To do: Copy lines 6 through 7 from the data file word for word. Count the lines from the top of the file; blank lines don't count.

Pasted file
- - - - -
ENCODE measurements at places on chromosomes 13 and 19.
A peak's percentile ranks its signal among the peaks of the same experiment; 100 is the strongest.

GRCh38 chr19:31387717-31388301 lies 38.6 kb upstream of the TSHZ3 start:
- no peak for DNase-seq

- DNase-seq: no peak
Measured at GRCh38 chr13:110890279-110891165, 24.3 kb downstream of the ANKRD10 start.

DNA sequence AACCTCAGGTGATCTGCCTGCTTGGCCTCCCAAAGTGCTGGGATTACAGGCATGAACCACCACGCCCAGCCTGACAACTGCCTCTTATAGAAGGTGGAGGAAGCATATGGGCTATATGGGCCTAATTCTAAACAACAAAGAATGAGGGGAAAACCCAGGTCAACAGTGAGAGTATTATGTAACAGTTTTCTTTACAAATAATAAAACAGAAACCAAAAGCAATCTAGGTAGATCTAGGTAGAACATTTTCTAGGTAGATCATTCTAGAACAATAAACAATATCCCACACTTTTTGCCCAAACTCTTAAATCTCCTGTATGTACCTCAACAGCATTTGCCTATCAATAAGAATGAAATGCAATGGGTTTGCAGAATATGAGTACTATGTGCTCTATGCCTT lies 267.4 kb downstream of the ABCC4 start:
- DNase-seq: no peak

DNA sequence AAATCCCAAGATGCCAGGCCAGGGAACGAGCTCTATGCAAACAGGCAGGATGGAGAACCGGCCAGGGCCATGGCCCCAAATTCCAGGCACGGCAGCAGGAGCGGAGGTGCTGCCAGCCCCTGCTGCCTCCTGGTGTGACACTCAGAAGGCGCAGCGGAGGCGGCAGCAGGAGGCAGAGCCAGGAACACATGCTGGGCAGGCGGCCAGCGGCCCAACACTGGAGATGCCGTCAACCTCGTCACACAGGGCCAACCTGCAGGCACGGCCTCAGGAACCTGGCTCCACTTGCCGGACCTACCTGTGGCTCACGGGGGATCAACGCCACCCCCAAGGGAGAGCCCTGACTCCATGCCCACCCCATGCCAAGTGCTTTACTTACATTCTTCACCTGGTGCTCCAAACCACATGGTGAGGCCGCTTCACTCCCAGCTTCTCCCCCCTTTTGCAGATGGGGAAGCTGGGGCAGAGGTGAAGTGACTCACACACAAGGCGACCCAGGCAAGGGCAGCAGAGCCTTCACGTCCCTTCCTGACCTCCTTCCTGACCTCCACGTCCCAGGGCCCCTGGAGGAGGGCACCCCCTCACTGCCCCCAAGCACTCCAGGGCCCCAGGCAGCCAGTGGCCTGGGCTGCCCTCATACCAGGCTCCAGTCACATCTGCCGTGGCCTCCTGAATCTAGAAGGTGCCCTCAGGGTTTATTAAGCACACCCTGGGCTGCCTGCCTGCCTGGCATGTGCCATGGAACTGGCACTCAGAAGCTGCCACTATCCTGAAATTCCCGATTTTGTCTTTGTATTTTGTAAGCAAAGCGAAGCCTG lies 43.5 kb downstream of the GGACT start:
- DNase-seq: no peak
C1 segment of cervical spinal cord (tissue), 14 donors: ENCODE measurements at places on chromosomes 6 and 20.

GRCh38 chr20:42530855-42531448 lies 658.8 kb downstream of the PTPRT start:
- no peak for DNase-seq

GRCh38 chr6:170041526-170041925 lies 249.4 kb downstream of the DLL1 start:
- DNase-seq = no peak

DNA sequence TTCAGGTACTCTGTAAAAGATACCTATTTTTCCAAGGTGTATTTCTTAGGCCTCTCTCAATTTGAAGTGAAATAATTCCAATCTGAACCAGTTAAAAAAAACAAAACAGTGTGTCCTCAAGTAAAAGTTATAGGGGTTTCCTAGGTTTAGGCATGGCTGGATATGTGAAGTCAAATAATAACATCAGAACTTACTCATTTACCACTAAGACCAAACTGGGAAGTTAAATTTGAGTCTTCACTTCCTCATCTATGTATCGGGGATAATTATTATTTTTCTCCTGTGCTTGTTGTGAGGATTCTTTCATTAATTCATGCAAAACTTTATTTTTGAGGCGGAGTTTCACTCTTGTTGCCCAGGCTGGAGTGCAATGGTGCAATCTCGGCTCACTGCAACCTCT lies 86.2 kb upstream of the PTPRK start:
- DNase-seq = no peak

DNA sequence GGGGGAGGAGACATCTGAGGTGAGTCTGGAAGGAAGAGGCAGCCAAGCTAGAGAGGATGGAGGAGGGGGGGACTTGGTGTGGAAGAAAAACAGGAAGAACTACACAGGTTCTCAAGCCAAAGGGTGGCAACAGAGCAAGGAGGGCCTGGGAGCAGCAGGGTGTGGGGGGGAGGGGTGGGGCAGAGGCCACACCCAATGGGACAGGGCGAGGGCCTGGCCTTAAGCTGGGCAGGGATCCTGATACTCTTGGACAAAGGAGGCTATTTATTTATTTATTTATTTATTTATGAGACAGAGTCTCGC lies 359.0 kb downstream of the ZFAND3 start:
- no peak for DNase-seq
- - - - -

Measured at GRCh38 chr13:110890279-110891165, 24.3 kb downstream of the ANKRD10 start.

DNA sequence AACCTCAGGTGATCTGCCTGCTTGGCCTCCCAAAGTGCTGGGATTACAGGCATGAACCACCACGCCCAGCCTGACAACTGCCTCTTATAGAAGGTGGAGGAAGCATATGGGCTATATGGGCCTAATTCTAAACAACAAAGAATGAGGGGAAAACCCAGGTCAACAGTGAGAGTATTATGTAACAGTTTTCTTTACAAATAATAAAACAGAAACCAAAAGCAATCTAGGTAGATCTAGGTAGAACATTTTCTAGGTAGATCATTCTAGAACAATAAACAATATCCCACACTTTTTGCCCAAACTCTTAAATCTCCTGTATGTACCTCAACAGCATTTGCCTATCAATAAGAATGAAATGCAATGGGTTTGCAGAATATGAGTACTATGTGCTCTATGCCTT lies 267.4 kb downstream of the ABCC4 start: